The Wall – Live in Berlin Discography
The Wall – Live in Berlin was a live concert performance of the Pink Floyd rock opera, The Wall, held in Berlin, Germany, on 21 July 1990, to commemorate the fall of the wall eight months earlier. A live album of the concert was released in September 1990. A video of the concert was also commercially released.
The concert was staged on vacant terrain between Potsdamer Platz and the Brandenburg Gate, a location that was part of the former “no-man’s land” of the Berlin Wall. The Wall was written by Waters when he was a member of Pink Floyd in 1979 with a tour following in 1980 and 1981.
The show had a sell-out crowd of over 250,000 people, and right before the performance started the gates were opened which enabled another 100,000 people to watch. Fifty-two countries broadcasted the two-hour event.
The event was produced and cast by British impresario and producer Tony Hollingsworth. It was staged partly at Waters’ expense. While he subsequently earned the money back from the sale of the CD and video releases of the album, the original plan was to donate all profits past his initial investment to the Memorial Fund for Disaster Relief, a UK charity founded by Leonard Cheshire. However, audio and video sales came in significantly under projections, and the trading arm of the charity (Operation Dinghy) incurred heavy losses. A few years later, the charity was wound up, and the audio and video sales rights from the concert performance returned to Waters.
The production was designed by Mark Fisher and Jonathan Park. The stage design featured a 550-foot long and 82-foot high wall which was built up during the first half of the show, and knocked down at the end.
Waters had stated on the first airing of the making of The Wall on In the Studio with Redbeard in July 1989 that the only way he was to resurrect a live performance of The Wall was “if the Berlin Wall came down”. Four months later the wall came down.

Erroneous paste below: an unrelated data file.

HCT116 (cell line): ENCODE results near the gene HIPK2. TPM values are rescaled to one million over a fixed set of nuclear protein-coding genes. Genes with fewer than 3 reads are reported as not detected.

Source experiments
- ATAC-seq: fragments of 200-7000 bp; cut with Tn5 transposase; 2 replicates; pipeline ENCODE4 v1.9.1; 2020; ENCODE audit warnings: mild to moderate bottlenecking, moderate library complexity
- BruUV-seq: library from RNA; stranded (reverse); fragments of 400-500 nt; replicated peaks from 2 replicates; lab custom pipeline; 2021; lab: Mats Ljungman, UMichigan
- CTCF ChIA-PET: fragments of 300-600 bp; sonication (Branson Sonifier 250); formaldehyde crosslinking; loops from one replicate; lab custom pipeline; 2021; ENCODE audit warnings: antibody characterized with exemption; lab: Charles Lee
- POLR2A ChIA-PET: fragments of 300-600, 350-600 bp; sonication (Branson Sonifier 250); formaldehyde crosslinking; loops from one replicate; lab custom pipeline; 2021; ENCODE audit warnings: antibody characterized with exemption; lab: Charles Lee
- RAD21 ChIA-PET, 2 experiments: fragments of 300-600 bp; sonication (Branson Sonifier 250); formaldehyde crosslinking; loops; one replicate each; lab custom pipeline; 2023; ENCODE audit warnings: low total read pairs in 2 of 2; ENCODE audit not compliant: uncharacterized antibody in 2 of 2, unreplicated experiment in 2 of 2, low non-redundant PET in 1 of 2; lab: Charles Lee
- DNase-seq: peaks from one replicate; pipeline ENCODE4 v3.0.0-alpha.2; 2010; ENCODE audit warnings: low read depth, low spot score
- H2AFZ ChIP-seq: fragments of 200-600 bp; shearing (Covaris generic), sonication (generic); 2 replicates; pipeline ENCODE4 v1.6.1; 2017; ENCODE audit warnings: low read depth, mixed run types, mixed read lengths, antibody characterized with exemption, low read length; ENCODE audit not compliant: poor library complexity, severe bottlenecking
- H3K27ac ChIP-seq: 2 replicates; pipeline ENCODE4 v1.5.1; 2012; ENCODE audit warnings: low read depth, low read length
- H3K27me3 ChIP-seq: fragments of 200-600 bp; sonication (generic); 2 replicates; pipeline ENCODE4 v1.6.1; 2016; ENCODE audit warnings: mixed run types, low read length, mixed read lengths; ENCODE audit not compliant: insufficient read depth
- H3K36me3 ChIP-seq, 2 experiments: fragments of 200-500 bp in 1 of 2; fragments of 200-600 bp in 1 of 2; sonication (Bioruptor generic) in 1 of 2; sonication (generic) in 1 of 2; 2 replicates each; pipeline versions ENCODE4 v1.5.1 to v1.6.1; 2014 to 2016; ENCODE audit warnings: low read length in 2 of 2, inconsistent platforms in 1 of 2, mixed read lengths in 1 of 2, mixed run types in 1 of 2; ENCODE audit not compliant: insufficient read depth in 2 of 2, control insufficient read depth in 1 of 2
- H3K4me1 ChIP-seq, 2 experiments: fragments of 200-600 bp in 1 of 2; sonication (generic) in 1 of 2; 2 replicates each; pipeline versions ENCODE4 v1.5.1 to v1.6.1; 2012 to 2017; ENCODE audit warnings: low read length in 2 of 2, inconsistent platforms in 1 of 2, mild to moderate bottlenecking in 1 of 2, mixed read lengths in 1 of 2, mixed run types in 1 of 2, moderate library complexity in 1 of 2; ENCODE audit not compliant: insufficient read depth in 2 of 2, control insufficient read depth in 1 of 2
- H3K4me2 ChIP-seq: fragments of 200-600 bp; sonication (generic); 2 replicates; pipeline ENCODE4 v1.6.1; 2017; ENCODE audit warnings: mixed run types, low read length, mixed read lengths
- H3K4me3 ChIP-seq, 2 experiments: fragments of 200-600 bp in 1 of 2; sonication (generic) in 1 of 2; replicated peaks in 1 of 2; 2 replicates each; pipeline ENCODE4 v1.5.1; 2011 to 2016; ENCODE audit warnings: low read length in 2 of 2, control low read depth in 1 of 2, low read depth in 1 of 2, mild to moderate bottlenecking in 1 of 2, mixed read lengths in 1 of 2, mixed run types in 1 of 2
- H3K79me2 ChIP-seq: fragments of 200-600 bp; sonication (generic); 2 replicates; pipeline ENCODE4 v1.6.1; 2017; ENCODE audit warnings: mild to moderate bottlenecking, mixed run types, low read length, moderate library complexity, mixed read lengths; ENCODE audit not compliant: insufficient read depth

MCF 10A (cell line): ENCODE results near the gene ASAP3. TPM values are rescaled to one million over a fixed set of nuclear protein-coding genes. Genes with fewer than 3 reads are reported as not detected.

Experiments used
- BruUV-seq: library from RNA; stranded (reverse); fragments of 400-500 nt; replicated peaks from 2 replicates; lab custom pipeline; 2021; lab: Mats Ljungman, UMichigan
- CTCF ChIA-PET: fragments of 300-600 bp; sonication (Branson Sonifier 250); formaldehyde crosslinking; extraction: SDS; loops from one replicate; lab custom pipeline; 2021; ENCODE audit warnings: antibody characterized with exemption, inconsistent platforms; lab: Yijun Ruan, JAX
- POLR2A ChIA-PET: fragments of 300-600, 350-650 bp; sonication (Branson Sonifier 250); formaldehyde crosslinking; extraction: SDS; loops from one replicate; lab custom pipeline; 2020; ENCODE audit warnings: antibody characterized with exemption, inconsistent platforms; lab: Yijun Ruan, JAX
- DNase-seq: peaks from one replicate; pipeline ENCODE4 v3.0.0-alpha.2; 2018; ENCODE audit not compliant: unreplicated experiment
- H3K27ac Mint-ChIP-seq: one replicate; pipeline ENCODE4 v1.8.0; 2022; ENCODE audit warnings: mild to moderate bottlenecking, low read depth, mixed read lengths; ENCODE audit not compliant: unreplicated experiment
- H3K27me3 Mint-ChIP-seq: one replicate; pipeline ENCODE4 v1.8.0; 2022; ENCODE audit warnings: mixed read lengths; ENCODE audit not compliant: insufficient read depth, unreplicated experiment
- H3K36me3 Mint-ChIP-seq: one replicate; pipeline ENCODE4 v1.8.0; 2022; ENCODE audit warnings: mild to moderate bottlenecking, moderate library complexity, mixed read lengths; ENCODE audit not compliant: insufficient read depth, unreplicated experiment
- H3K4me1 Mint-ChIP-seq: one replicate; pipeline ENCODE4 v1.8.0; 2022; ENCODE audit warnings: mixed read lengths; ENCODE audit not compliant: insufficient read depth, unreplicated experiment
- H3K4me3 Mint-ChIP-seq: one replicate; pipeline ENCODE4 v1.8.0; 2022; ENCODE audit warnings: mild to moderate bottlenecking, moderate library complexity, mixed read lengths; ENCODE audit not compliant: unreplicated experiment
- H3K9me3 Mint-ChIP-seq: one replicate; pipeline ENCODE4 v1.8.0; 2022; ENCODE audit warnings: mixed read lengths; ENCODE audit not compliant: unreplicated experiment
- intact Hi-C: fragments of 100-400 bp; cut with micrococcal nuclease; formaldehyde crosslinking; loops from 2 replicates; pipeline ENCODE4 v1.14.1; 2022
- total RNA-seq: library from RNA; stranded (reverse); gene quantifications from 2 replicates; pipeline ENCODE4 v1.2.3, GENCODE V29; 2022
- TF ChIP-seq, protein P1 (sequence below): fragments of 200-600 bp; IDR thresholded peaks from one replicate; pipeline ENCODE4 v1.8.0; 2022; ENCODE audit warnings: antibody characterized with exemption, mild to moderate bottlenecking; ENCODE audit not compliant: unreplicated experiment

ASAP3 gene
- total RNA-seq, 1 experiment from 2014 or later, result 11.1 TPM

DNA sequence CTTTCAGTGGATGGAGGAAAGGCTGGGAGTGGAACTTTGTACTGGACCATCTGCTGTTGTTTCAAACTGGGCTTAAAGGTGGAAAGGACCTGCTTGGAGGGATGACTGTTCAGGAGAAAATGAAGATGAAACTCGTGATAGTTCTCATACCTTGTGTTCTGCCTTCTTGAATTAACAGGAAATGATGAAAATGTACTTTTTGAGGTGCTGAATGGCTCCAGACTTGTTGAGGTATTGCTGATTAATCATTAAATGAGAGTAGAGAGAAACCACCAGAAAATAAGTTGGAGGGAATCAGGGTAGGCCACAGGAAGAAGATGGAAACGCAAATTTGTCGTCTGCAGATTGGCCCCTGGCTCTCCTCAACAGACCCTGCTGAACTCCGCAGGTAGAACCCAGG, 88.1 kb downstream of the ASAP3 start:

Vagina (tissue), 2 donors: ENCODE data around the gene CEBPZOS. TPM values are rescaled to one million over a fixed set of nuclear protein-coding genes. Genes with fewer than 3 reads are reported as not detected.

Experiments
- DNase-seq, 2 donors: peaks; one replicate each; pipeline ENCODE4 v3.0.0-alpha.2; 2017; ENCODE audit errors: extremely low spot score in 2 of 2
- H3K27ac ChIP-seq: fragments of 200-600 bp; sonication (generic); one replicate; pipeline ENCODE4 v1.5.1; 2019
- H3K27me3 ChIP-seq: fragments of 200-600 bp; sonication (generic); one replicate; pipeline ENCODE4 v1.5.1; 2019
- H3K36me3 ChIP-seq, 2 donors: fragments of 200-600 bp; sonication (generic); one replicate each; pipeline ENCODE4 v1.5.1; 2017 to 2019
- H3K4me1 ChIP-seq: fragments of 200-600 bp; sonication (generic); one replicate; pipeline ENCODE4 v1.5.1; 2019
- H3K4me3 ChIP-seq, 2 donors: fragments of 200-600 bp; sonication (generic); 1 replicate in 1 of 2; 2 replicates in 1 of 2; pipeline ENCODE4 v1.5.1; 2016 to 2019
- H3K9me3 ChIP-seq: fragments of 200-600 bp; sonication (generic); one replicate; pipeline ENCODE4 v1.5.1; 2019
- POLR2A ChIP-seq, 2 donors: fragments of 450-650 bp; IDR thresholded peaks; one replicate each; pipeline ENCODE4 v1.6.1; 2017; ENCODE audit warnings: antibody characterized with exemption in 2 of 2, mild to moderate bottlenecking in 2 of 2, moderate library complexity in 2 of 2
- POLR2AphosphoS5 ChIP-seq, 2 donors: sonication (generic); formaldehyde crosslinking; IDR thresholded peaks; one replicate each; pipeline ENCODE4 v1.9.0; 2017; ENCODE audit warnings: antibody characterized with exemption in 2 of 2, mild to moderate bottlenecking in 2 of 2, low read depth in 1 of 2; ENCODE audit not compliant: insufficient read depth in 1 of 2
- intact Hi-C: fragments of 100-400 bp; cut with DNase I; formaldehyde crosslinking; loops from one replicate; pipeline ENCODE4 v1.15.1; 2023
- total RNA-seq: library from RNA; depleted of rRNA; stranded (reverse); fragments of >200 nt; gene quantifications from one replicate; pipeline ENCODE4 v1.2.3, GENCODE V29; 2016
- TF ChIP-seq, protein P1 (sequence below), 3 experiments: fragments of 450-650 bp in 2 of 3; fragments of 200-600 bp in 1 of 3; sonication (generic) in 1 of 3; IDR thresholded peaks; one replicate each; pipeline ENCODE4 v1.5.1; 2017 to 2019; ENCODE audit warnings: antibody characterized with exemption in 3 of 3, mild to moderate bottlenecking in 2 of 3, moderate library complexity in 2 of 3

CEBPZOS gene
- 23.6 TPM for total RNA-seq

Initially, Waters tried to get guest musicians like Peter Gabriel, Bruce Springsteen and Eric Clapton but they were either unavailable or turned it down. Both Rod Stewart, who was to sing “Young Lust”, and Joe Cocker were originally confirmed to appear but when the original planned concert date was put back both found themselves unavailable. Also, on the same 1989 interview with Redbeard, Waters also stated that “I might even let Dave play guitar.” On June 30, 1990 backstage at the Knebworth Pink Floyd performance at Knebworth ’90, during a pre-show interview, David Gilmour responded to Roger’s statement on an interview with Jim Ladd by saying that “he and the rest of Pink Floyd (Nick Mason and Rick Wright) had been given the legal go-ahead to perform with Roger but had not been contacted.” Two days later, on July 2, 1990 Waters appeared on the American rock radio call-in show Rockline and contradicted his Gilmour invite by saying, “I don’t know where Dave got that idea”.
In the end, Hollingswoth (with Waters assisting) brought in guest artists including Rick Danko, Levon Helm and Garth Hudson of The Band, The Hooters, Van Morrison, SinĆ©ad O’Connor, Cyndi Lauper, Marianne Faithfull, Scorpions, Joni Mitchell, Paul Carrack, Thomas Dolby and Bryan Adams, along with actors Albert Finney, Jerry Hall, Tim Curry and Ute Lemper. Leonard Cheshire opened the concert by blowing a WWII whistle.
This performance had several differences from Pink Floyd’s original production of The Wall show. Both “Mother” and “Another Brick in the Wall, Part II” (like in the 1980/81 concerts) were extended with solos by various instruments and the latter had a cold ending. “In The Flesh” (also like the 1980/81 concerts) has an extended intro, and “Comfortably Numb” featured dueling solos by the two guitarists as well as an additional chorus at the end of the song. “The Show Must Go On” is omitted completely, while both “The Last Few Bricks” and “What Shall We Do Now?” are included (The Last Few Bricks was shortened). Also, the performance of the song “The Trial” had live actors playing the parts, with Thomas Dolby playing the part of the teacher hanging from the wall, Tim Curry as the prosecutor, and Albert Finney as the Judge. The show ended with The Tide Is Turning, a song from Waters’ solo album Radio K.A.O.S.
The Wall – Live in Berlin was released as a live recording of the concert, although a couple of tracks were excised from the CD version, and the Laserdisc video in NTSC can still be found through second sourcing. A DVD was released in 2003 in the USA by Island/Mercury Records and internationally by Universal Music (Region-free).